Barbecue is universal. All it takes is good weather a grill, and excellent cuts of meats. South Africans practically celebrate it with braai or grill in the Afrikaans language. It is an involved affair that features time honored recipes and good food.
Julia Moskin wrote about it as well as getting to try the recipes in yesterday's New York Times Food section. The issue featured everything fire grilled and barbecued . Braai fits right into this as it's beyond a national pastime , it's part of South African heritage, uniting everyone in this once segregated country. it is even celebrated as a recognized holiday on September 24th,or Heritage Day. Braai is an ancient technique, first being named shisa nyama, Zulu for burnt meat, and is done in every neighborhood, from shanty towns to villas.barbecuing has grown in popularity thanks to more supermarkets selling more affordable cuts and shows featuring it such as "Ultimate Braai masters" and Siba's Table.It can be the everyday chicken or toasties, grilled cheese sandwiches to more elaborate steaks and sausages.Lamb ,beef and pork are among the most popular to be grilled.T-bone steaks Some even sell ostrich meat along with bok or antelope and wildebeest. Supermarkets even sell braai packs, although there are still many butcher shops here that sell customized cuts. where customers can also buy already cooked barbecue, red hot from the grill. There are even restaurants that feature braii and the side dishes that accompany it.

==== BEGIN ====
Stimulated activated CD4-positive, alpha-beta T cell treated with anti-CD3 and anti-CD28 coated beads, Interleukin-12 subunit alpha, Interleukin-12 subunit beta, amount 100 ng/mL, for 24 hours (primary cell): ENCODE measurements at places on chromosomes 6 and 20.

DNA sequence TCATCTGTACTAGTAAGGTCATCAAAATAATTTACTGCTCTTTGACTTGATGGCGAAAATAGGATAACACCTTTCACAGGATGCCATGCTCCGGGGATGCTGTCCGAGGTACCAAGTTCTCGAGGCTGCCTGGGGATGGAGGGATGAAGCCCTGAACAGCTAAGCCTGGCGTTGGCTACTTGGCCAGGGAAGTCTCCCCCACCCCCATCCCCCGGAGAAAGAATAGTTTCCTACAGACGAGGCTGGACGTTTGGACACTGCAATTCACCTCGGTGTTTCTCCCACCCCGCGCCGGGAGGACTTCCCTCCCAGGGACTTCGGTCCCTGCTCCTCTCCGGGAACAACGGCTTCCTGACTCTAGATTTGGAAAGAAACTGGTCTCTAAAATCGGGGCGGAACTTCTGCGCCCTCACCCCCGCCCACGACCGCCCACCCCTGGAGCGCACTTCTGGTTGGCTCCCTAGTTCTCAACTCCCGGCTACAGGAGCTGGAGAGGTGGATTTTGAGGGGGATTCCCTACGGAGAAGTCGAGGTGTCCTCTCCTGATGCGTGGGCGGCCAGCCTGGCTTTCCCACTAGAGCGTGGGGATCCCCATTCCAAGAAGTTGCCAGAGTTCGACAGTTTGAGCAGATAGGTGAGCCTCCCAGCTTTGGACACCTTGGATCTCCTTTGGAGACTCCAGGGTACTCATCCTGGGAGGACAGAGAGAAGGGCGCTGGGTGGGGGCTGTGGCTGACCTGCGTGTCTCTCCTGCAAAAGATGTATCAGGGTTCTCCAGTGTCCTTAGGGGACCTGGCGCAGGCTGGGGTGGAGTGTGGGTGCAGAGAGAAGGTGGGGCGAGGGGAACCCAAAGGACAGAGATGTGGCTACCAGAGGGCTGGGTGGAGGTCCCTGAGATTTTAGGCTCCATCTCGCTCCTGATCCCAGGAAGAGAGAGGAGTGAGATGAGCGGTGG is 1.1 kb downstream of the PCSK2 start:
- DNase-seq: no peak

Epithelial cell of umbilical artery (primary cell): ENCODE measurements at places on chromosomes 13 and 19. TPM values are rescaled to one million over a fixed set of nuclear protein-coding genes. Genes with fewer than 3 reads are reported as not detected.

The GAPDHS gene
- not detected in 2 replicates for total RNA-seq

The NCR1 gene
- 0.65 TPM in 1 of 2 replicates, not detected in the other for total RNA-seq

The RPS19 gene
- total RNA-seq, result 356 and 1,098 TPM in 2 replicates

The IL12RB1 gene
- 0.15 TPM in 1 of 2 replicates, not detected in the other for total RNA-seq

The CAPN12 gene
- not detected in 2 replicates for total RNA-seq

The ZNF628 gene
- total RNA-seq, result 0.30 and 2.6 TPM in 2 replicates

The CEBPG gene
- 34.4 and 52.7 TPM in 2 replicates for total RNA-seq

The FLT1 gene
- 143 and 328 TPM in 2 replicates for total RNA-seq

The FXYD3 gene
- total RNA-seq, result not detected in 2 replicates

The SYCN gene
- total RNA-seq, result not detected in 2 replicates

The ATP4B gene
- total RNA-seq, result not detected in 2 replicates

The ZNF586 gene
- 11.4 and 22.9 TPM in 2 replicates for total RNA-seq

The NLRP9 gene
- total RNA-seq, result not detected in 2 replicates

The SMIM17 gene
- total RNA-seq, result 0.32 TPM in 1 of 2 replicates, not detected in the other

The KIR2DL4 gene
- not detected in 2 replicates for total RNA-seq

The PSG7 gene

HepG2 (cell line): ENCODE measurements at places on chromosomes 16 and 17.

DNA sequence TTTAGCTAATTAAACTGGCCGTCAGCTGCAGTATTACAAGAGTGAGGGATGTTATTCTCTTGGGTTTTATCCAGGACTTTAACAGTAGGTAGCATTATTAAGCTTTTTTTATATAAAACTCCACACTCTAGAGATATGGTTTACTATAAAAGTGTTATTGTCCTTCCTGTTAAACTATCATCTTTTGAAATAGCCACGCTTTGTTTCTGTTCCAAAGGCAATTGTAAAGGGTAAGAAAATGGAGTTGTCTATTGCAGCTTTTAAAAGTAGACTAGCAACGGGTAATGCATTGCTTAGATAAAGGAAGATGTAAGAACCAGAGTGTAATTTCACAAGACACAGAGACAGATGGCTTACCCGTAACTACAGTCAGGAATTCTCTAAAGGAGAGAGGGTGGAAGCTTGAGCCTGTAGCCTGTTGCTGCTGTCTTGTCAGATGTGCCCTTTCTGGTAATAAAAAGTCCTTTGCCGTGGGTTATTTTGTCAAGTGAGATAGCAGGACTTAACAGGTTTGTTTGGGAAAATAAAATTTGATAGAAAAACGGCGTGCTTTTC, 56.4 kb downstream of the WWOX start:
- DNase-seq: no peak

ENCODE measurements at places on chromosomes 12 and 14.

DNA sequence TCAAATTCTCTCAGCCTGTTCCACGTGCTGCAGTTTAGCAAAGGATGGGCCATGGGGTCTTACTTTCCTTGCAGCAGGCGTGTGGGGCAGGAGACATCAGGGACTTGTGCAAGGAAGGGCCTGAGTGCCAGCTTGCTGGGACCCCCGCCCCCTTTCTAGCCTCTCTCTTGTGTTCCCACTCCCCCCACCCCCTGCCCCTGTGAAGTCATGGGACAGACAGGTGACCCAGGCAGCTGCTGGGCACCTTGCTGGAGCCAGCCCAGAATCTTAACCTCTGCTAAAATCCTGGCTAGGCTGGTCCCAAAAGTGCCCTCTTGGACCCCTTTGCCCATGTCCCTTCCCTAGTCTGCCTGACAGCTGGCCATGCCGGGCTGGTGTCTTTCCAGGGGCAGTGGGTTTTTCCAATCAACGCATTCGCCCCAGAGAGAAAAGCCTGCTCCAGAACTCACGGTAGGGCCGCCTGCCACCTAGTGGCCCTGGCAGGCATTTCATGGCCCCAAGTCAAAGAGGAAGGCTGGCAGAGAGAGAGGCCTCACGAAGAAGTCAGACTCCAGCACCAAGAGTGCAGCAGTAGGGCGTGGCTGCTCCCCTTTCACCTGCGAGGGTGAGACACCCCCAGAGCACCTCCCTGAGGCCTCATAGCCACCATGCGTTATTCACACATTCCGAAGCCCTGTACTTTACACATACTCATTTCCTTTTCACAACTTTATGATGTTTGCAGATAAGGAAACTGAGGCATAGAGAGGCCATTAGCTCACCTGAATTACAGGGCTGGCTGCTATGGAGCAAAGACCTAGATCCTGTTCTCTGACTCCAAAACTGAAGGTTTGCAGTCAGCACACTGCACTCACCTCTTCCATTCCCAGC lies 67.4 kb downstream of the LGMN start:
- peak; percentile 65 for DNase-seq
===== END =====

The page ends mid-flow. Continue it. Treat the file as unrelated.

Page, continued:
What makes a braai so delicious?It's the influences of different cultures on the cooking. Spices play a big role in the flavoring thanks to the influence of the area's Cape Malay population. These were the people transported to Africa's tip from Indonesia in the 17th and 18th Centuries.Many worked as cooks and their recipes and spices are still used today. They brought sweet chutney, fiery ketchups and grilled skewers along with different curries. Sosataties, a descendant of satays are also big on the braai menu. These are lamb chunks marinated in a tangy sweet jam and perfumed with fresh citrus or curry leaves. Peri-peri,a type of chili pepper that came with the Portuguese settlers from nearby Mozambique is a braai must have.. The South Africans also serve the highly spiced with coriander and cumin sausages called boerewors and use a salt rub called braii sout seasoned with those same spices along with clove cinnamon and cumin.Brais aren't just about meats. Home barbecuers also throw corn on the grill, but it's not the mild ears that we serve. Theirs are full of heat and kick thanks to being rubbed with butter zested up with fresh , hot chiles, garlic and hot sauce. There is also umxhaxha, a mix of corn and squash simmered with salt sugar and cinnamon stew like dishes, umngqusho and chakalaka, made with various veggies and more spices.
Braai just isn't a barbecue. It's South Africa itself, uniting a still fractured country with grilled meats and sides. Delicious , yes, but much more than that.